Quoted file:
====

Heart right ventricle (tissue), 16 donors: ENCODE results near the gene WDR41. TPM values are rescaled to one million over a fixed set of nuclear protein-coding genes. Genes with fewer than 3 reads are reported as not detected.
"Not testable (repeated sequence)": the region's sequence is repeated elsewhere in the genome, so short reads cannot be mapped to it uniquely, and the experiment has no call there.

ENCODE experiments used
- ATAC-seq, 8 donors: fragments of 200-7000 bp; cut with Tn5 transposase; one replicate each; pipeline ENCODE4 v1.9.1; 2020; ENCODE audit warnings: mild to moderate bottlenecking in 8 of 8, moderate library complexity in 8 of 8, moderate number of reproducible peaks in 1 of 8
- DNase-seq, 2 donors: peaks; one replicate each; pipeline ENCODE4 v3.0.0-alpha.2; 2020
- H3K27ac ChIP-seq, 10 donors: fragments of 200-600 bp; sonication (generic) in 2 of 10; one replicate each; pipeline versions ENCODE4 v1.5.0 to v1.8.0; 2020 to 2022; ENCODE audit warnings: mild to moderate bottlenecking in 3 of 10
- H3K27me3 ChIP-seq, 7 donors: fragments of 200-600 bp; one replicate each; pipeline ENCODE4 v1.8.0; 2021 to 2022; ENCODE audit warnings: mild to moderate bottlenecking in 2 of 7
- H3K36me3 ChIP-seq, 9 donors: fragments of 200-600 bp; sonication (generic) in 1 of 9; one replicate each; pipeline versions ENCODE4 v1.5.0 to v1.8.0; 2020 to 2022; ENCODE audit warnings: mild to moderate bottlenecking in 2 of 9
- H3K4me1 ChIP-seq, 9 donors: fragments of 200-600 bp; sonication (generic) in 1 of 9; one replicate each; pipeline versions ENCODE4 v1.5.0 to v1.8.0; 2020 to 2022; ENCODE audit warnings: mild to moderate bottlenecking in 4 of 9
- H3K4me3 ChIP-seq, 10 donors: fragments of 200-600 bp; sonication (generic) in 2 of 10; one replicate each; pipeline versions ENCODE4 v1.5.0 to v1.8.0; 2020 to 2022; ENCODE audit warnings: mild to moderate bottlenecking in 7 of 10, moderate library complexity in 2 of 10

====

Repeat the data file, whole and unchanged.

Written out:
Heart right ventricle (tissue), 16 donors: ENCODE results near the gene WDR41. TPM values are rescaled to one million over a fixed set of nuclear protein-coding genes. Genes with fewer than 3 reads are reported as not detected.
"Not testable (repeated sequence)": the region's sequence is repeated elsewhere in the genome, so short reads cannot be mapped to it uniquely, and the experiment has no call there.

ENCODE experiments used
- ATAC-seq, 8 donors: fragments of 200-7000 bp; cut with Tn5 transposase; one replicate each; pipeline ENCODE4 v1.9.1; 2020; ENCODE audit warnings: mild to moderate bottlenecking in 8 of 8, moderate library complexity in 8 of 8, moderate number of reproducible peaks in 1 of 8
- DNase-seq, 2 donors: peaks; one replicate each; pipeline ENCODE4 v3.0.0-alpha.2; 2020
- H3K27ac ChIP-seq, 10 donors: fragments of 200-600 bp; sonication (generic) in 2 of 10; one replicate each; pipeline versions ENCODE4 v1.5.0 to v1.8.0; 2020 to 2022; ENCODE audit warnings: mild to moderate bottlenecking in 3 of 10
- H3K27me3 ChIP-seq, 7 donors: fragments of 200-600 bp; one replicate each; pipeline ENCODE4 v1.8.0; 2021 to 2022; ENCODE audit warnings: mild to moderate bottlenecking in 2 of 7
- H3K36me3 ChIP-seq, 9 donors: fragments of 200-600 bp; sonication (generic) in 1 of 9; one replicate each; pipeline versions ENCODE4 v1.5.0 to v1.8.0; 2020 to 2022; ENCODE audit warnings: mild to moderate bottlenecking in 2 of 9
- H3K4me1 ChIP-seq, 9 donors: fragments of 200-600 bp; sonication (generic) in 1 of 9; one replicate each; pipeline versions ENCODE4 v1.5.0 to v1.8.0; 2020 to 2022; ENCODE audit warnings: mild to moderate bottlenecking in 4 of 9
- H3K4me3 ChIP-seq, 10 donors: fragments of 200-600 bp; sonication (generic) in 2 of 10; one replicate each; pipeline versions ENCODE4 v1.5.0 to v1.8.0; 2020 to 2022; ENCODE audit warnings: mild to moderate bottlenecking in 7 of 10, moderate library complexity in 2 of 10